Many of us were in tears. We so wanted to be able to provide for the needs of these beautiful people in the way we were equipped to do so. Many of the Guatemalans comforted us and thanked us repeatedly for coming.

At supper on Wednesday night we heard that customs still would not release the medicines. Now, they wanted a letter from Pastor Edgar, signed and notarized, explaining that the medicines were for the use of persons in Guazacapan and that we were here at his invitation. Pastor Edgar wrote the letter, got Brian Shaw’s signature on it (the customs claim check was in Brian’s name), got it notarized and left for Guatemala City – two hour’s drive.

Pastor Edgar and Jorge arrived back at Fe Viva with the medicines right at midnight! Plans were quickly formulated to rapidly dispense what was essentially three days worth of prescriptions - all in one morning. Right after breakfast we loaded the bus with the medicines (and ourselves) to head to El Shaddai church. And…the bus wouldn’t start. The battery was dead!

Truly, by this time many of us were wondering why we were not able to get these medications into the hands of the people that so desperately needed them. What was the lesson each of us was supposed to learn?

The medicines were unloaded off of the bus and were taken to the church in a pick-up truck along with a few of our team members. Our bus driver got another battery (from somewhere!) and used it to start the bus. Finally, we were off to the church to give out the meds.

Many people were there to pick up medicines for themselves or for family members. How many? Well, it’s hard to say because it all happened so fast. At least 300 prescriptions were filled in less than two hours!

After all of the people had been given their medications (plus tracts and t-shirts!), we were invited to have a seat inside the church building for a presentation by the mayor of Guazacapan! Honestly, though we were pleased to hear his words of thanks and to receive his presentation of gratitude, it was hot inside that building! According to one thermometer…over 100 degrees!

We returned to Fe Viva, repaid the medicines they had loaned us with more than we took, and loaded the bus for Antigua-our final stop before catching a plane tomorrow morning (early!).

Depending on who you talked to and when you talked to them, several different variations of the story of “the trouble with the meds” circulated, but roughly it went something like this:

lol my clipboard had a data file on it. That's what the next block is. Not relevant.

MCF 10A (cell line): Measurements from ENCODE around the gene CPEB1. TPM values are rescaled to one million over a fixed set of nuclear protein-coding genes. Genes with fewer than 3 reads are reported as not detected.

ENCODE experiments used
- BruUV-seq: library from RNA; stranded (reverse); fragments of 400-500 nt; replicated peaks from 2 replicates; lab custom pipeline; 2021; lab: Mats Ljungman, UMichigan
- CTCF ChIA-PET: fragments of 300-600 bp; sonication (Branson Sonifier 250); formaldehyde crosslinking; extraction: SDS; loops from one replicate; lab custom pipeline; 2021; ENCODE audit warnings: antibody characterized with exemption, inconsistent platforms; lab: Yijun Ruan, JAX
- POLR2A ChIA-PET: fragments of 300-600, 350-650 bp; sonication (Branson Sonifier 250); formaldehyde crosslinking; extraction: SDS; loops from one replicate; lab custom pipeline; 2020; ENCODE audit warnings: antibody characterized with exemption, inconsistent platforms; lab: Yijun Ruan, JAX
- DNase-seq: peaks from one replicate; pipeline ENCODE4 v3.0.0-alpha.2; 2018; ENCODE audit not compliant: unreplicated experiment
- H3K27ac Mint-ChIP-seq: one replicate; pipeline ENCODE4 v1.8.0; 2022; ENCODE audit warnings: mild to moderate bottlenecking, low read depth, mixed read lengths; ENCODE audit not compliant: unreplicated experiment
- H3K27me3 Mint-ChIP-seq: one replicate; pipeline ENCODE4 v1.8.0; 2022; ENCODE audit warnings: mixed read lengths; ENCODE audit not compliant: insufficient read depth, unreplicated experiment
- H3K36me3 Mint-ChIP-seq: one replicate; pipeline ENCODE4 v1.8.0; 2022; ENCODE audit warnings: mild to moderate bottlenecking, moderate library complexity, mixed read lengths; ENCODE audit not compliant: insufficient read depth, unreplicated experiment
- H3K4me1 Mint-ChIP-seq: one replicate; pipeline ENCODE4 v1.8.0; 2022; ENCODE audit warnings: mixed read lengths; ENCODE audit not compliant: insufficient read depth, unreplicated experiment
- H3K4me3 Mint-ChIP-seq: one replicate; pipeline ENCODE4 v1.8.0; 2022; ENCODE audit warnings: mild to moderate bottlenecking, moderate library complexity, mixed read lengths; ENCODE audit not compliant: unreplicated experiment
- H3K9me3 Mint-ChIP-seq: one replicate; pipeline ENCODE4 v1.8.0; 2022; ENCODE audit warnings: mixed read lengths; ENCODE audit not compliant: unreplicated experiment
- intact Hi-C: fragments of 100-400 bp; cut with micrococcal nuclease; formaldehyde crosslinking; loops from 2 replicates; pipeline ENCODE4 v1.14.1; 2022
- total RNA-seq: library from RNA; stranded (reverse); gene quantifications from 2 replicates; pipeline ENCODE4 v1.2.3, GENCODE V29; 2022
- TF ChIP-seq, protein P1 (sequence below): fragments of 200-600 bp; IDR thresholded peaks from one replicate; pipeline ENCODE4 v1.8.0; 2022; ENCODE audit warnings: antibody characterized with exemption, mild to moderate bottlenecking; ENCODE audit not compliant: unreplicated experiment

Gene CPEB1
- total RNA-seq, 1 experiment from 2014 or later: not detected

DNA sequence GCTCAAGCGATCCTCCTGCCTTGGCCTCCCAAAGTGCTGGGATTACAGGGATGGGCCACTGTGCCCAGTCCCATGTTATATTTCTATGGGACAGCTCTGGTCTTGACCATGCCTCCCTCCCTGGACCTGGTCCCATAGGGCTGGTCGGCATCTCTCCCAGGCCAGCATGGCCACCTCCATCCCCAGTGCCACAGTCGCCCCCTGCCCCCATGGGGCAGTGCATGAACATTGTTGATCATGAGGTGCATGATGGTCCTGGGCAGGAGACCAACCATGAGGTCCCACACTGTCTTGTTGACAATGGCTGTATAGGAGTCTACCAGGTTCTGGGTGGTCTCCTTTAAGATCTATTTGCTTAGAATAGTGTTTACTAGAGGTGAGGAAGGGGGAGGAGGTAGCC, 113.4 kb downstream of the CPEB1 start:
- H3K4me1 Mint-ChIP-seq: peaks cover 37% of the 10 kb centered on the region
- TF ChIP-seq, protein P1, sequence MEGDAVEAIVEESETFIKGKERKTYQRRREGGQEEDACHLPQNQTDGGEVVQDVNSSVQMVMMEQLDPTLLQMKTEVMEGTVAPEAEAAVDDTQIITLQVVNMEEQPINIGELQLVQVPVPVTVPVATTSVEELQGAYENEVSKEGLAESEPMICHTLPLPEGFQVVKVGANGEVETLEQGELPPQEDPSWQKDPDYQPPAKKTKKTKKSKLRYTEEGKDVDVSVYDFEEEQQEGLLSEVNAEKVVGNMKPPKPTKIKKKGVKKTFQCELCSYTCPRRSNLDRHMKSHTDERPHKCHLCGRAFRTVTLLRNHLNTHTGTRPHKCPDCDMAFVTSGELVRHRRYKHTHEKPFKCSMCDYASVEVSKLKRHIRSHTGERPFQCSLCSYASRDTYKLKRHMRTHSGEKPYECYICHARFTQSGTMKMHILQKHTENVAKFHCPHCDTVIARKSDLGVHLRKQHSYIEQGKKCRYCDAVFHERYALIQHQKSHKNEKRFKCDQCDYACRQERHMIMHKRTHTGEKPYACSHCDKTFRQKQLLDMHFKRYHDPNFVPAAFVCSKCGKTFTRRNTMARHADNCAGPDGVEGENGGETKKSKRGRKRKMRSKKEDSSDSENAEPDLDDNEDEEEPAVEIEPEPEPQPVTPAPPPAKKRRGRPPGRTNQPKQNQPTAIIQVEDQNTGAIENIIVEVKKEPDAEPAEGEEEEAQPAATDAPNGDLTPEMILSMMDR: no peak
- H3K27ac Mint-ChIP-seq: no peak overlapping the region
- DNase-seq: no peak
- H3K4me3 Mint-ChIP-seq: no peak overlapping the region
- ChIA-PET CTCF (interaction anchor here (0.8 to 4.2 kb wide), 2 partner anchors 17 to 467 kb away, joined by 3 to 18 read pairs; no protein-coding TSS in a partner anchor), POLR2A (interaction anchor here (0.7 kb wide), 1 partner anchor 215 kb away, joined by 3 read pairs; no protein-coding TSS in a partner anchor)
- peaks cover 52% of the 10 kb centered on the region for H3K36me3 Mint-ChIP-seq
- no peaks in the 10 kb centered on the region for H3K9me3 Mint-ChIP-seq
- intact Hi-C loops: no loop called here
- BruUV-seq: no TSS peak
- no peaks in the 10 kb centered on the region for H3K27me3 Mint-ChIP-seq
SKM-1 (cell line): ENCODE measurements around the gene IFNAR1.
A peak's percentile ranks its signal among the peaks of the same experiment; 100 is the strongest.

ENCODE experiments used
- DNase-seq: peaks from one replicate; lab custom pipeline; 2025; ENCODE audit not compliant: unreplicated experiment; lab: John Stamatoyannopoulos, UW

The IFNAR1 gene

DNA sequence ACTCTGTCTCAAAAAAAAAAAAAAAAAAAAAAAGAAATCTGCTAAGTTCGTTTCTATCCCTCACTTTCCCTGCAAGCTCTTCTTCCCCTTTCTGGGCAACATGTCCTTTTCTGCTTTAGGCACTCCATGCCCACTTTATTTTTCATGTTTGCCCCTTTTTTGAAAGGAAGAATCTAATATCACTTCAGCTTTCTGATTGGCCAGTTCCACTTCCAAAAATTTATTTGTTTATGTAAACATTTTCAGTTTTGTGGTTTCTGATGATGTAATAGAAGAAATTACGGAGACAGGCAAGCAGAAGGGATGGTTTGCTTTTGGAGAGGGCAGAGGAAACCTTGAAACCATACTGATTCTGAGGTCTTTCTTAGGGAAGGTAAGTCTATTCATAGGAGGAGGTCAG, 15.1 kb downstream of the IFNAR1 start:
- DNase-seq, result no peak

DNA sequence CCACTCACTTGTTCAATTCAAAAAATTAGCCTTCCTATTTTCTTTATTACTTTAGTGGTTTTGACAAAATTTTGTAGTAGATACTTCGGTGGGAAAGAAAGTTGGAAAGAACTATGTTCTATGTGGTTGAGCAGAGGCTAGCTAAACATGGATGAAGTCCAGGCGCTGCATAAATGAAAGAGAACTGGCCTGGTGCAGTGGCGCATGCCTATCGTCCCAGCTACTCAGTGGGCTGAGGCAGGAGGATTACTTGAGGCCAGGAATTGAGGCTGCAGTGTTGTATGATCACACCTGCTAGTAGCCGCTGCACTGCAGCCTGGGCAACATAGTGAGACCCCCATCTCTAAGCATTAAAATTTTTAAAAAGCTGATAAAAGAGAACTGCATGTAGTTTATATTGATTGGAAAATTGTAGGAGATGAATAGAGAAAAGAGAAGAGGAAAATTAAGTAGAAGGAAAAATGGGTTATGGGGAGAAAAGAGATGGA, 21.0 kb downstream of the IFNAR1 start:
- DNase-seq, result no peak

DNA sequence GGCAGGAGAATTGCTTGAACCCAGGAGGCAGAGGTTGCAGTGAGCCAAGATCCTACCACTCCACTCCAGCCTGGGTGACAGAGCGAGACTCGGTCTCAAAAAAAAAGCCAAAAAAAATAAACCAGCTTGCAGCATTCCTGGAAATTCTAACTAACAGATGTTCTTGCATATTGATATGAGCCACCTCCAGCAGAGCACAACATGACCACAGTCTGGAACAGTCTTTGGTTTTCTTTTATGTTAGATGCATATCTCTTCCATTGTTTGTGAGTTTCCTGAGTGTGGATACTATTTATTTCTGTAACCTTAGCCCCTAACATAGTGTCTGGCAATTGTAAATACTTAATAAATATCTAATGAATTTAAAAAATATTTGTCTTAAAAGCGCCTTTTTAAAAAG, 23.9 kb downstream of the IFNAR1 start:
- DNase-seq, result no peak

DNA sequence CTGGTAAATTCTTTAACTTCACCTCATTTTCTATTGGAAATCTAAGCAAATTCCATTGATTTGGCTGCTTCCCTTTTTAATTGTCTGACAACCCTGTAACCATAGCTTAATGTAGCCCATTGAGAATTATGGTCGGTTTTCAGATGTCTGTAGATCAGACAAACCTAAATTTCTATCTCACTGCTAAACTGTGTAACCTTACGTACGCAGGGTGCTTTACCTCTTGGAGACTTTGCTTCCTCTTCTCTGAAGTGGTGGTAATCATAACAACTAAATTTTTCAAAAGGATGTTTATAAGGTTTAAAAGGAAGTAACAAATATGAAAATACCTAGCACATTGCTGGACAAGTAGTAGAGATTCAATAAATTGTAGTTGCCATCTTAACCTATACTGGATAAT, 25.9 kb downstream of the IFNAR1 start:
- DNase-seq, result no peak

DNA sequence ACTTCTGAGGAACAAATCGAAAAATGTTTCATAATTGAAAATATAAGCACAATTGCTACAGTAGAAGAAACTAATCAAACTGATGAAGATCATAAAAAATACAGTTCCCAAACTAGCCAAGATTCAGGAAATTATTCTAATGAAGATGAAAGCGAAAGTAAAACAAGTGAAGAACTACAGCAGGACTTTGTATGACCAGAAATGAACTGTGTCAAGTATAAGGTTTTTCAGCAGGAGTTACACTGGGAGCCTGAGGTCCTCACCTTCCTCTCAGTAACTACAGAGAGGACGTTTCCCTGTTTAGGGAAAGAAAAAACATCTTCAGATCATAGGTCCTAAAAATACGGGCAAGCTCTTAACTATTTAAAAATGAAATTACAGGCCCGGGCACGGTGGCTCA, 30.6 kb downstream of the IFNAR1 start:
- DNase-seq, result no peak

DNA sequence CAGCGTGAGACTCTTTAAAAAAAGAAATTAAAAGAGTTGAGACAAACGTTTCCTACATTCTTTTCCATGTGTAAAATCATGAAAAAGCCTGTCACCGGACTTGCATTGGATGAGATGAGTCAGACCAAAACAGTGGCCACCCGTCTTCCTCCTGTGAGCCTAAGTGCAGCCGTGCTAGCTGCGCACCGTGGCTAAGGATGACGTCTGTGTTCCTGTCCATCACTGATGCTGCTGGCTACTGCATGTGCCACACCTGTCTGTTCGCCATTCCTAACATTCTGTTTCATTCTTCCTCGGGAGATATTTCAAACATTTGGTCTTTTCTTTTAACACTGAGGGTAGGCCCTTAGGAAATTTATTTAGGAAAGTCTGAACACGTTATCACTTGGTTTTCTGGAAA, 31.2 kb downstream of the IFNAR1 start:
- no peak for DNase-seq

• Friday arrival- customs says they need a signature and stamp to release the meds. Office that can provide that is now closed.
• Saturday- person cannot be found for needed signature; brothers donate medicines left from previous medical mission teams.
• Sunday-progress is being made but now we need to pay taxes to bring the medicines into the country. Fe Viva loans us medicines they have onsite.
• Monday- We are notified that we need an inventory of all medicines (in Spanish) and a letter from Pastor Edgar. Two different organizations are now involved in trying to redeem our medicines.
• Tuesday-Taxes are paid, and that night we hear they have been released. Jorge leaves to go pick them up.
• Wednesday- Sudafed pronounced illegal; we are accused of knowingly trying to bring illegal medicines into the country; another letter from Pastor Edgar needed. Late that night medicines finally released.

This is perhaps one of the few medical missions trips ever performed where there were no medicines. And yet, there was medicine! Not what we provided, but what God provided.

Chances are we will never know the “why” of our medications not being released. But, we do know the “who”.

It’s true-His ways our not our ways. Thanks be to God!

Tuesday, January 26, 2010

Ask and you shall receive

As we prepared for clinic this morning, our prayers were for divine appointments. Though we still had some medicines, the variety was very limited, especially with pain medications. Several people prayed that God would send us patients who had needs that we would be able to meet.

As we arrived at the clinic site this morning, we were greeted once again with a round of applause. What a rush! We felt like rock stars!!

Thanks to the advanced preparation by the members of El Shaddai church, our set up was quick and efficient. Soon, we were treating our first patients.

For the first time ever, we have a medical technician with us that is trained to take blood pressure. So, once the patients received their de-worming medicine, they came through the blood pressure station before seeing a doctor. This step allowed the doctors to be more thorough and spend more quality time with each patient.

Also, this year we have a nurse practitioner with a specialty in orthopedics. Todd was a part of this team in the past but was unable to participate for the last several years. Well, today, he saw more orthopedic patients and gave away more orthotics than he had in all of his previous trips combined!

The dental team was able to work all day thanks to the anesthesia that they borrowed from Fe Viva. Medicines were dispensed through the pharmacy as written by the doctors.

When the day was over, the team had seen every dental patient without a single dose anesthesia left over. Pharmacy reported that it seemed the drugs “multiplied” as the day wore on. They would report to the doctors that a particular medication was gone only to find more a few minutes later.